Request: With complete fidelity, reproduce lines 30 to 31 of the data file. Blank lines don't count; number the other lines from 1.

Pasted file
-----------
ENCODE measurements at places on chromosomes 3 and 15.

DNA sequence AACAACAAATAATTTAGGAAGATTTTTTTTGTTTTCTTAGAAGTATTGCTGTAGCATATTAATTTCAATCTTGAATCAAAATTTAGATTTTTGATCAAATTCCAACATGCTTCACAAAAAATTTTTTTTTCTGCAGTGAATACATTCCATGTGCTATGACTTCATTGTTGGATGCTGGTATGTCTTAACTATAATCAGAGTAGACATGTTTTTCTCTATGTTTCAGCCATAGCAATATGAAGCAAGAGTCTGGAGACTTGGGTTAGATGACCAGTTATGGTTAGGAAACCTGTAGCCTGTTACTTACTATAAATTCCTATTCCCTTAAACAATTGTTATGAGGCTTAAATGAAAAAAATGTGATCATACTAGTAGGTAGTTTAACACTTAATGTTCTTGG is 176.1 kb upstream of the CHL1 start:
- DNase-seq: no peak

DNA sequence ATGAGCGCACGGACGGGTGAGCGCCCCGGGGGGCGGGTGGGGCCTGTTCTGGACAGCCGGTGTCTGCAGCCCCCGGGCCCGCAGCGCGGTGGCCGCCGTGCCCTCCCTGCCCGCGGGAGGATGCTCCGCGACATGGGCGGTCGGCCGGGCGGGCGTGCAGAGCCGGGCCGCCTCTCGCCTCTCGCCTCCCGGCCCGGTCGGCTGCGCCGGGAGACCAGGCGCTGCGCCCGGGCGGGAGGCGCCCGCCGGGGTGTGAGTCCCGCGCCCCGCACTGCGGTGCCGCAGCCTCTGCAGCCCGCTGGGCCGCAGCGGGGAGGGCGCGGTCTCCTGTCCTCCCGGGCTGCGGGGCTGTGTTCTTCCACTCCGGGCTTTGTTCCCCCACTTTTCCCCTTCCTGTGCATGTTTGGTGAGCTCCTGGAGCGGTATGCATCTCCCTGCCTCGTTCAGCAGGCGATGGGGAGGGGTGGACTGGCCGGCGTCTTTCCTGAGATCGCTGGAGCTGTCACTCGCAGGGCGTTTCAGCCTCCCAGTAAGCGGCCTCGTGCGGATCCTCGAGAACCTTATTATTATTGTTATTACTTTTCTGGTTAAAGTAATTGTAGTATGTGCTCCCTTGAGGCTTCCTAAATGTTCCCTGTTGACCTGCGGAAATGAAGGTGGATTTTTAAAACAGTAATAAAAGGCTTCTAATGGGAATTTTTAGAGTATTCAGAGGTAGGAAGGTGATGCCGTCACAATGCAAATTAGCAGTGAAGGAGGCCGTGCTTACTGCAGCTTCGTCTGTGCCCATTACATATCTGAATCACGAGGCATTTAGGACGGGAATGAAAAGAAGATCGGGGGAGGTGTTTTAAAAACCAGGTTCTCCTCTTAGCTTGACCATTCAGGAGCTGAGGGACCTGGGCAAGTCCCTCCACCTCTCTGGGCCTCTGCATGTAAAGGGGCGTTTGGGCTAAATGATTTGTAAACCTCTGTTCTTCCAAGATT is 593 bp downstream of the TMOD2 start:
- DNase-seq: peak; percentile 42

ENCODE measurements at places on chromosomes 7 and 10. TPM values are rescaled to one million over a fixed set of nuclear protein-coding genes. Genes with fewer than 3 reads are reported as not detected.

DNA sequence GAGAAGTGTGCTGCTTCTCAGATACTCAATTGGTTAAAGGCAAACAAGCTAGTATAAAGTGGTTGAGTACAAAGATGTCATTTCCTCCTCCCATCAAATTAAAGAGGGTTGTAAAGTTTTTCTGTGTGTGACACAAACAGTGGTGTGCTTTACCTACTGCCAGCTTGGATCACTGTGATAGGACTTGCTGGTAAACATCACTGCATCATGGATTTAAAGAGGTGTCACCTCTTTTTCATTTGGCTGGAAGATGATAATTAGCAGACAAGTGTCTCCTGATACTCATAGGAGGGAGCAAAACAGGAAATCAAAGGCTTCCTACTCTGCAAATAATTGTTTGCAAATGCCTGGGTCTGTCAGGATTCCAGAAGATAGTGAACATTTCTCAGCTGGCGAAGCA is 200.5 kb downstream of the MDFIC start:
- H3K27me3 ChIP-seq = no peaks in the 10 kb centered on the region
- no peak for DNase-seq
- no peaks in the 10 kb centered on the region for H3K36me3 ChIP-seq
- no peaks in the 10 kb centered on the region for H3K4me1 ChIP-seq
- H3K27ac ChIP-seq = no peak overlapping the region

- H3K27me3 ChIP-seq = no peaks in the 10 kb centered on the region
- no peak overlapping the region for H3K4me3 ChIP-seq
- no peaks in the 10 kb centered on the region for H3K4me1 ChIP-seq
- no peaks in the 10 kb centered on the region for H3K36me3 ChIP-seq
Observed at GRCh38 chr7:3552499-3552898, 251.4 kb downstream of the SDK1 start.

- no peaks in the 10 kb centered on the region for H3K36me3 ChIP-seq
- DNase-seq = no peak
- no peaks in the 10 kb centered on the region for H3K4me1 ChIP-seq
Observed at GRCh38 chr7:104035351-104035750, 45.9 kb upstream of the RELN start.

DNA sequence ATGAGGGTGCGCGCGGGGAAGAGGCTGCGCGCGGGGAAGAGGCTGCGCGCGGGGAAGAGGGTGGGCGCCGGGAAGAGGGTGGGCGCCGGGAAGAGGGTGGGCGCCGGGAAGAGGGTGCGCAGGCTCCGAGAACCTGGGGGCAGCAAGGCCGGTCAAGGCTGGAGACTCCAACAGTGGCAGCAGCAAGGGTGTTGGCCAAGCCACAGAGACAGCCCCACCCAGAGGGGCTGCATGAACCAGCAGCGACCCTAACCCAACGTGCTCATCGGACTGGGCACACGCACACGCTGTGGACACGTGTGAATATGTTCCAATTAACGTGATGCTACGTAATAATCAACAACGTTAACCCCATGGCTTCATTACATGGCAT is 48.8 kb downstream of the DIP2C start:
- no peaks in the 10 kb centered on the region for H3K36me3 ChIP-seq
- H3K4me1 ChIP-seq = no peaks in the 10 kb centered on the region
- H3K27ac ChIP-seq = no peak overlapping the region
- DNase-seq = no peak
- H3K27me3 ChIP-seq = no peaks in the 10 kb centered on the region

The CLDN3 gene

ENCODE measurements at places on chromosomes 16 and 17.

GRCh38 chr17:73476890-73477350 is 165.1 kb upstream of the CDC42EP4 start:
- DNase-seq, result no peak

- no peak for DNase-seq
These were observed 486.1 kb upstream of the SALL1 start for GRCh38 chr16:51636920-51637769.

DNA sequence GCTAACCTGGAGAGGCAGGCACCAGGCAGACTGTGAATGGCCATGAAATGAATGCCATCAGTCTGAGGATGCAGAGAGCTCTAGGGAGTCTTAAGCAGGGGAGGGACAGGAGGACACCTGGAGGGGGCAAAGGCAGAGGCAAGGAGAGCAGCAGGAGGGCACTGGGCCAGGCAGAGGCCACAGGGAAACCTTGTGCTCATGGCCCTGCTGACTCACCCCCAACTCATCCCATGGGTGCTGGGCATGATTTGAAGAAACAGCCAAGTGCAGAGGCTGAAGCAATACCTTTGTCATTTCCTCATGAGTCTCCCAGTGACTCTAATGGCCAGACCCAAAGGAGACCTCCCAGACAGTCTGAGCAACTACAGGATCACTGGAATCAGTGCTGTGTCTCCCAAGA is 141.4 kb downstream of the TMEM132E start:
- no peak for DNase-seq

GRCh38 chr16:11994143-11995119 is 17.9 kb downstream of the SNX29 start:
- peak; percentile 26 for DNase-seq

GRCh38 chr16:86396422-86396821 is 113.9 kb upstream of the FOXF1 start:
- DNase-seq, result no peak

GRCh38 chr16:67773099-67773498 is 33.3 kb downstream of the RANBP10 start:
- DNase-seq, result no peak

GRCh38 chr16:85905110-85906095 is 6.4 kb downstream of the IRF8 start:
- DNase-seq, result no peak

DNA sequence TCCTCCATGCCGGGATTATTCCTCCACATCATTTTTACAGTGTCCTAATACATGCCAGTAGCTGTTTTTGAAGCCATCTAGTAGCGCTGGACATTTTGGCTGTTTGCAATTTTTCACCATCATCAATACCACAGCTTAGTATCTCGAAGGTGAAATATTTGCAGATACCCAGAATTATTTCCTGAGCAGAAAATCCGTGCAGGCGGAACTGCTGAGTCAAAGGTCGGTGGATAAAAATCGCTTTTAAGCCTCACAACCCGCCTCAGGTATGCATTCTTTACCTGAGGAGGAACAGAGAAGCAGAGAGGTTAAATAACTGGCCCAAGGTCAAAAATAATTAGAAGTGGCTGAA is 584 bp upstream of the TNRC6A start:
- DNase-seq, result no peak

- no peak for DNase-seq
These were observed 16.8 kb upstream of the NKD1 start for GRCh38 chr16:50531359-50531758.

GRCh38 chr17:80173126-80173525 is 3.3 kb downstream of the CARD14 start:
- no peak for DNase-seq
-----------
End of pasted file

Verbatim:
GRCh38 chr17:73476890-73477350 is 165.1 kb upstream of the CDC42EP4 start:
- DNase-seq, result no peak